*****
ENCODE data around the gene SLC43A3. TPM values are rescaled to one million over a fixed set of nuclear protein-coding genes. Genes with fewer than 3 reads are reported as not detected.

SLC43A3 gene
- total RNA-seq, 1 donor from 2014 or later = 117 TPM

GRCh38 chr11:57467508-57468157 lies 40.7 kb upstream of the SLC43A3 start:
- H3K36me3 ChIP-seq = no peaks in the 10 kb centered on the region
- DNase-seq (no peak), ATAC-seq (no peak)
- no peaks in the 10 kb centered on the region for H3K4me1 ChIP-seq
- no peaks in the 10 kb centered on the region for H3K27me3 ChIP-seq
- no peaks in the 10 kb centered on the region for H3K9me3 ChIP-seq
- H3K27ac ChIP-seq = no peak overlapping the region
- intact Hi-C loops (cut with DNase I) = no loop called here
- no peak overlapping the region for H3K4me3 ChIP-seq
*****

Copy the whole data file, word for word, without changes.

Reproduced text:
ENCODE data around the gene SLC43A3. TPM values are rescaled to one million over a fixed set of nuclear protein-coding genes. Genes with fewer than 3 reads are reported as not detected.

SLC43A3 gene
- total RNA-seq, 1 donor from 2014 or later = 117 TPM

GRCh38 chr11:57467508-57468157 lies 40.7 kb upstream of the SLC43A3 start:
- H3K36me3 ChIP-seq = no peaks in the 10 kb centered on the region
- DNase-seq (no peak), ATAC-seq (no peak)
- no peaks in the 10 kb centered on the region for H3K4me1 ChIP-seq
- no peaks in the 10 kb centered on the region for H3K27me3 ChIP-seq
- no peaks in the 10 kb centered on the region for H3K9me3 ChIP-seq
- H3K27ac ChIP-seq = no peak overlapping the region
- intact Hi-C loops (cut with DNase I) = no loop called here
- no peak overlapping the region for H3K4me3 ChIP-seq